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Emergency Responders To Benefit From New Bio-Containment Systems

Date:
December 26, 2003
Source:
Wheeling Jesuit University
Summary:
Fire/Rescue HazMat Lieutenant Rick Rochford hopes he has seen the last of the days when a response call to a tractor-trailer spill on the interstate, or a leak at a nearby factory, is affected by improper equipment or procedures that taint test results and potentially put people in harm's way.

Jacksonville (Fla.) -- Fire/Rescue HazMat Lieutenant Rick Rochford hopes he has seen the last of the days when a response call to a tractor-trailer spill on the interstate, or a leak at a nearby factory, is affected by improper equipment or procedures that taint test results and potentially put people in harm's way.

"Our department currently responds to about 300-500 HazMat calls a year," says Rochford, also an instructor in chemical and biological sampling techniques. "It is critical that we as emergency responders have the tools to collect a true representative sampling of the spill that will not be cross contaminated in the field. Obviously, test results from these spills are extremely important. The results must be accurate."

Now, Rochford and other emergency responders focused on protecting themselves and the general public, while at the same time maintaining evidence at the scene, have a new "weapon" — the Bio-Containment System™ — on their side.

The National Technology Transfer Center (NTTC) helped Safety Solutions Inc., Boynton Beach, Fla., commercialize the Bio-Containment System, an easy-to-use, self-contained kit containing all the equipment and procedures necessary for proper sample collection and transportation. The system is the brainchild of Rochford.

"We needed a kit that is as simple as possible for a responder to go to the scene and collect, package, decontaminate and send for testing a sample of a potential biological agent," Rochford says. "Response to incidents that may involve biological agents has become an important aspect of the emergency responder's mission. In the past, there have been no set procedures to do this. The Bio-Containment System is the total solution that addresses these challenges."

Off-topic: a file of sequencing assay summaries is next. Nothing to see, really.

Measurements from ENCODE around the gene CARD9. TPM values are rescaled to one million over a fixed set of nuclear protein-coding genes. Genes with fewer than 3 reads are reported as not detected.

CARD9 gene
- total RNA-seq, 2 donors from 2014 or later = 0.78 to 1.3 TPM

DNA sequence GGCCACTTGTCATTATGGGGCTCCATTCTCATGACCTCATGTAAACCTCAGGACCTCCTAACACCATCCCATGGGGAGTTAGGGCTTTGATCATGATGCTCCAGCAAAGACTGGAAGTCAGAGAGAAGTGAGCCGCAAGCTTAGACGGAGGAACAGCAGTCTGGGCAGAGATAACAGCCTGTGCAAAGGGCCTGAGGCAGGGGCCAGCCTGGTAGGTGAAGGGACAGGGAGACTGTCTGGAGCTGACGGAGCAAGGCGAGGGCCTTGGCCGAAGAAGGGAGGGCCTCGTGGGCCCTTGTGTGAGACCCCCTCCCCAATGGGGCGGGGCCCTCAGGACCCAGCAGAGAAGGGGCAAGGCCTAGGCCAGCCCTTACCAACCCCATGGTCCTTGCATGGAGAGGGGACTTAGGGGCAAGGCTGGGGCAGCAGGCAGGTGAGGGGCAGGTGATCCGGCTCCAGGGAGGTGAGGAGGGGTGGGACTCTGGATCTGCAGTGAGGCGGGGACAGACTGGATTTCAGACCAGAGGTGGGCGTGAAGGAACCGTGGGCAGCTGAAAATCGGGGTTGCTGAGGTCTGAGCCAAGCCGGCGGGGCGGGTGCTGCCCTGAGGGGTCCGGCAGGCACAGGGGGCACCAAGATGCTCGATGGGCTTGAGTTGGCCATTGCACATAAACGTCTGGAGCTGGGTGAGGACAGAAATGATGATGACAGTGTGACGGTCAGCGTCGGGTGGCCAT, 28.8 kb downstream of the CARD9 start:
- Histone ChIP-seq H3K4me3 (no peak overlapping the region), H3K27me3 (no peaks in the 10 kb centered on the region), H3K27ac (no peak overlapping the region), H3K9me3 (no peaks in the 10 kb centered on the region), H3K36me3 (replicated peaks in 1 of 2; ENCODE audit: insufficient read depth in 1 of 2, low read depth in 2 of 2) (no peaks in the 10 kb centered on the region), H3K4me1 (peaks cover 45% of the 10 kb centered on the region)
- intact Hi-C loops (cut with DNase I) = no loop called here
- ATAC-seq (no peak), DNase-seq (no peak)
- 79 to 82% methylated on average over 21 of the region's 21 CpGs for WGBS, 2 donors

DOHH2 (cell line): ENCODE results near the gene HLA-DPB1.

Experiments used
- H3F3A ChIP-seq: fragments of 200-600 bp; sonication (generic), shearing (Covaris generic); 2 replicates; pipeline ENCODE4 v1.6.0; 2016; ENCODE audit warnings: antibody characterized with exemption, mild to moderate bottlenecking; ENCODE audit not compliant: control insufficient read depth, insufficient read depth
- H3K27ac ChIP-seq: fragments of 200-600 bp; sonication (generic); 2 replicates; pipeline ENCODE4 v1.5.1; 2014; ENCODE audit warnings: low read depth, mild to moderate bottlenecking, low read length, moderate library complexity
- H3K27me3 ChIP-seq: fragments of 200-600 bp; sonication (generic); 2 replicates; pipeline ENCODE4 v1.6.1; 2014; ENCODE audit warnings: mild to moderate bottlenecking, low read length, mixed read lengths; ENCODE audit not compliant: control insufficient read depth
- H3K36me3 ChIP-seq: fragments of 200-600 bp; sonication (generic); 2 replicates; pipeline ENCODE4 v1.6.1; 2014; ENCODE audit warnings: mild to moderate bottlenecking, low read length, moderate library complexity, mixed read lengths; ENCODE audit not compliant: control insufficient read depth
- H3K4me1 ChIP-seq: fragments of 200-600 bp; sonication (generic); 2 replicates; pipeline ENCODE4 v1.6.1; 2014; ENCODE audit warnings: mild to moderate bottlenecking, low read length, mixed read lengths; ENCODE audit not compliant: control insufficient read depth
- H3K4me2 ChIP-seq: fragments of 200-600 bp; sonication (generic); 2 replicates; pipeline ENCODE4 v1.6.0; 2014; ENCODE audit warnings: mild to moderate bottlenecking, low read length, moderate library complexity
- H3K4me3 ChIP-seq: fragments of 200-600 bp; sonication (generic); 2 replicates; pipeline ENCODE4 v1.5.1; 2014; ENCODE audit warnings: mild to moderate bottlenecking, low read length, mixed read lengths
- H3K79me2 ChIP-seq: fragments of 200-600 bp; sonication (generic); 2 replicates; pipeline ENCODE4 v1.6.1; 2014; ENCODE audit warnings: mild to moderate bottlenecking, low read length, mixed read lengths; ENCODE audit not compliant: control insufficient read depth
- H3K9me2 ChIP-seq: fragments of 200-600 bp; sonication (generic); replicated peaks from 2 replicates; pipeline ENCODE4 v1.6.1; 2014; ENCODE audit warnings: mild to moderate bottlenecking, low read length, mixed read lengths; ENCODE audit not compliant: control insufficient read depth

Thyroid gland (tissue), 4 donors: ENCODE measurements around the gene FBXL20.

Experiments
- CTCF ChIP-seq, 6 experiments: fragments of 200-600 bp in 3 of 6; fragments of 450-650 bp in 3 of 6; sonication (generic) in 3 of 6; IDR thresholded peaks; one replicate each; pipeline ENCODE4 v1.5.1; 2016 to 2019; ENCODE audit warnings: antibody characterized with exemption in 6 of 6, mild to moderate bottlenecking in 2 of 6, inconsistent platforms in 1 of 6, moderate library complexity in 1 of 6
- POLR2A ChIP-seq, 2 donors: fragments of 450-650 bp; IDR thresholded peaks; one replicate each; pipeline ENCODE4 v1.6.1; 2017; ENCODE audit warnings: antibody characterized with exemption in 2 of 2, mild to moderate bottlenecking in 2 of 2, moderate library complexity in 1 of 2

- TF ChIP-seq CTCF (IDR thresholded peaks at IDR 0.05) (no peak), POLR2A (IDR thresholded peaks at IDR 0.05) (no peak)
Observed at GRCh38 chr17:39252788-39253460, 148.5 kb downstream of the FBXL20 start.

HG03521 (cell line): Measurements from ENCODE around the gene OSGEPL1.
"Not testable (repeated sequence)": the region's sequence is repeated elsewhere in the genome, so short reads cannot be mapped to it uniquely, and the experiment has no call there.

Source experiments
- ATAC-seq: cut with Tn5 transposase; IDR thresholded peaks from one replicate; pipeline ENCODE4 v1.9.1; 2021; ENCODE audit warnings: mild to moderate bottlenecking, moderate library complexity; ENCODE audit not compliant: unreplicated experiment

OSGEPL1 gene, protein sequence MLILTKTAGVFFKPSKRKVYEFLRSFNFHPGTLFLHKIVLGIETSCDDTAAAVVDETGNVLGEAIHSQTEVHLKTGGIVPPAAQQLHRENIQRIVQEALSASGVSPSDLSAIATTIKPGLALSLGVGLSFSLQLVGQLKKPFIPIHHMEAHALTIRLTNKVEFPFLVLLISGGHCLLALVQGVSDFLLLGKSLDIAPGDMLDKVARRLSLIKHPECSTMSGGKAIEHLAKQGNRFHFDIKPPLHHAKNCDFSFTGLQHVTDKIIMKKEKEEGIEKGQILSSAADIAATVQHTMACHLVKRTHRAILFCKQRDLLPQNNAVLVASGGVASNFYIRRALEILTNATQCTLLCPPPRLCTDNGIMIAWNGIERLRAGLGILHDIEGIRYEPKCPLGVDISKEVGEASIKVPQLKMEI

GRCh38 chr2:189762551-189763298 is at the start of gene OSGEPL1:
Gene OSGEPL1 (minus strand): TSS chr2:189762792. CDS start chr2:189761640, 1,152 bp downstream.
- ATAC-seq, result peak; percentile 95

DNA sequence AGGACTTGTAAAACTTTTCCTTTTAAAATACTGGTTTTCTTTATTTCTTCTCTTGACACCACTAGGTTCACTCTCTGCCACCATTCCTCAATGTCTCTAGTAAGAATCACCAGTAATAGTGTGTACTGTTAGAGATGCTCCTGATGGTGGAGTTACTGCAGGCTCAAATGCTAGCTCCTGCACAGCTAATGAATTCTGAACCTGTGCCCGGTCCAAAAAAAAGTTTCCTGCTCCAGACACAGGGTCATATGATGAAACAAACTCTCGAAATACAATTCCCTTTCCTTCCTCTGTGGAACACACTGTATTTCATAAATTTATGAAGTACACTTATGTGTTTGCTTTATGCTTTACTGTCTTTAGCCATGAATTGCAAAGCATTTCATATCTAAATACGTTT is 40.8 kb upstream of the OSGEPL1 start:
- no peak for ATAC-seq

Rochford says the system is equipped with all of the necessary tools required to obtain representative evidence samples of biological agents for presumptive testing at the incident scene. The system provides the procedures and documentation for establishing proper chain of custody from the field, through the laboratory and into the legal system.

The Bio-Containment System contains "certified clean" sample containers, detailed procedural guidelines, packaging and transportation standards and a four-part chain of custody, which details and officially follows the path of the sample to the laboratory, including who "owned" the sample during a particular time and what the owner did with the sample.

"The Bio-Containment System is a unique and very effective approach to the management of a biological event," says Mike Lucey, the NTTC's Emergency Response Technology (ERT) Program manager. "It is a prime example of what the ERT Program is all about3⁄4identifying particular areas of need within the emergency response community and identifying solutions to those needs."